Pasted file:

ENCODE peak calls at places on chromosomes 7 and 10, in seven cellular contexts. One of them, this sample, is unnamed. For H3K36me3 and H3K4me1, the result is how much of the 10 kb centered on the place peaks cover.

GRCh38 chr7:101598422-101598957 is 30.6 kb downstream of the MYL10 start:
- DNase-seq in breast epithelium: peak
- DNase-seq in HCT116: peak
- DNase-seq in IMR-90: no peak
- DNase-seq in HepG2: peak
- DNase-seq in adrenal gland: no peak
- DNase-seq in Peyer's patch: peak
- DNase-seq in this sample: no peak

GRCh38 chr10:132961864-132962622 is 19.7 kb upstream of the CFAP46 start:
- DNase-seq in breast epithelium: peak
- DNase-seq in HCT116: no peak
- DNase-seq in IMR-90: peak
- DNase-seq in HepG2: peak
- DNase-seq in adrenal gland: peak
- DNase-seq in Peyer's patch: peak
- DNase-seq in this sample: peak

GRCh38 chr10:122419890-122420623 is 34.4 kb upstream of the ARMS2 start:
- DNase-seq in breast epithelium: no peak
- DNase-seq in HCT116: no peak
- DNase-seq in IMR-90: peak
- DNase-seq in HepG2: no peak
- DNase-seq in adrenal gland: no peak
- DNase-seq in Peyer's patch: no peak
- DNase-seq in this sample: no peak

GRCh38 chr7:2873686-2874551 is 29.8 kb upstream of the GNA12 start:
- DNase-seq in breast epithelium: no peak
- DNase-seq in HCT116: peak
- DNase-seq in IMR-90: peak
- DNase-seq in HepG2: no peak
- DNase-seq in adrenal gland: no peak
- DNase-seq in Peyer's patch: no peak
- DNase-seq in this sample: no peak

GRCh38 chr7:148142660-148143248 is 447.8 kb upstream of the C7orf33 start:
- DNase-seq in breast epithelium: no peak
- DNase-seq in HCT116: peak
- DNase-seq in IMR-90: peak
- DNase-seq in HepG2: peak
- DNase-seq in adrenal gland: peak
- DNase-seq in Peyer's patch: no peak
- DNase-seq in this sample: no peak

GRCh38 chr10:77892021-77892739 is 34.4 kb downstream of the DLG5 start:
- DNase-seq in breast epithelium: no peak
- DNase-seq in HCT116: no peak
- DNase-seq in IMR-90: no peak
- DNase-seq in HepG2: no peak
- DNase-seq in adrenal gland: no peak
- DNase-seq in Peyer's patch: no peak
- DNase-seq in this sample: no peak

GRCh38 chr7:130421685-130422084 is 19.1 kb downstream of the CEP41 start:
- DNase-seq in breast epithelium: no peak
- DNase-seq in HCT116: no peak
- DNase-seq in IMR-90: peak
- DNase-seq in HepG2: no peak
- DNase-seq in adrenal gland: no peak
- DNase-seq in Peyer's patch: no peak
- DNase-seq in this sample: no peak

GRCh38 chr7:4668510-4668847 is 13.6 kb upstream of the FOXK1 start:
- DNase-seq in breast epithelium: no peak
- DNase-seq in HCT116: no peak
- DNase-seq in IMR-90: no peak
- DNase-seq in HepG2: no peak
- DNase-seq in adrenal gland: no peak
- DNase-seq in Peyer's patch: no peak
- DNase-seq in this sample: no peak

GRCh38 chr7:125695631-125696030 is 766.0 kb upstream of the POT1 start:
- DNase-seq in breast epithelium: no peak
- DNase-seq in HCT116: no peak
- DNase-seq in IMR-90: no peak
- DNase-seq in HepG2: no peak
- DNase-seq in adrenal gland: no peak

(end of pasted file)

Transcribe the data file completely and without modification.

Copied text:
ENCODE peak calls at places on chromosomes 7 and 10, in seven cellular contexts. One of them, this sample, is unnamed. For H3K36me3 and H3K4me1, the result is how much of the 10 kb centered on the place peaks cover.

GRCh38 chr7:101598422-101598957 is 30.6 kb downstream of the MYL10 start:
- DNase-seq in breast epithelium: peak
- DNase-seq in HCT116: peak
- DNase-seq in IMR-90: no peak
- DNase-seq in HepG2: peak
- DNase-seq in adrenal gland: no peak
- DNase-seq in Peyer's patch: peak
- DNase-seq in this sample: no peak

GRCh38 chr10:132961864-132962622 is 19.7 kb upstream of the CFAP46 start:
- DNase-seq in breast epithelium: peak
- DNase-seq in HCT116: no peak
- DNase-seq in IMR-90: peak
- DNase-seq in HepG2: peak
- DNase-seq in adrenal gland: peak
- DNase-seq in Peyer's patch: peak
- DNase-seq in this sample: peak

GRCh38 chr10:122419890-122420623 is 34.4 kb upstream of the ARMS2 start:
- DNase-seq in breast epithelium: no peak
- DNase-seq in HCT116: no peak
- DNase-seq in IMR-90: peak
- DNase-seq in HepG2: no peak
- DNase-seq in adrenal gland: no peak
- DNase-seq in Peyer's patch: no peak
- DNase-seq in this sample: no peak

GRCh38 chr7:2873686-2874551 is 29.8 kb upstream of the GNA12 start:
- DNase-seq in breast epithelium: no peak
- DNase-seq in HCT116: peak
- DNase-seq in IMR-90: peak
- DNase-seq in HepG2: no peak
- DNase-seq in adrenal gland: no peak
- DNase-seq in Peyer's patch: no peak
- DNase-seq in this sample: no peak

GRCh38 chr7:148142660-148143248 is 447.8 kb upstream of the C7orf33 start:
- DNase-seq in breast epithelium: no peak
- DNase-seq in HCT116: peak
- DNase-seq in IMR-90: peak
- DNase-seq in HepG2: peak
- DNase-seq in adrenal gland: peak
- DNase-seq in Peyer's patch: no peak
- DNase-seq in this sample: no peak

GRCh38 chr10:77892021-77892739 is 34.4 kb downstream of the DLG5 start:
- DNase-seq in breast epithelium: no peak
- DNase-seq in HCT116: no peak
- DNase-seq in IMR-90: no peak
- DNase-seq in HepG2: no peak
- DNase-seq in adrenal gland: no peak
- DNase-seq in Peyer's patch: no peak
- DNase-seq in this sample: no peak

GRCh38 chr7:130421685-130422084 is 19.1 kb downstream of the CEP41 start:
- DNase-seq in breast epithelium: no peak
- DNase-seq in HCT116: no peak
- DNase-seq in IMR-90: peak
- DNase-seq in HepG2: no peak
- DNase-seq in adrenal gland: no peak
- DNase-seq in Peyer's patch: no peak
- DNase-seq in this sample: no peak

GRCh38 chr7:4668510-4668847 is 13.6 kb upstream of the FOXK1 start:
- DNase-seq in breast epithelium: no peak
- DNase-seq in HCT116: no peak
- DNase-seq in IMR-90: no peak
- DNase-seq in HepG2: no peak
- DNase-seq in adrenal gland: no peak
- DNase-seq in Peyer's patch: no peak
- DNase-seq in this sample: no peak

GRCh38 chr7:125695631-125696030 is 766.0 kb upstream of the POT1 start:
- DNase-seq in breast epithelium: no peak
- DNase-seq in HCT116: no peak
- DNase-seq in IMR-90: no peak
- DNase-seq in HepG2: no peak
- DNase-seq in adrenal gland: no peak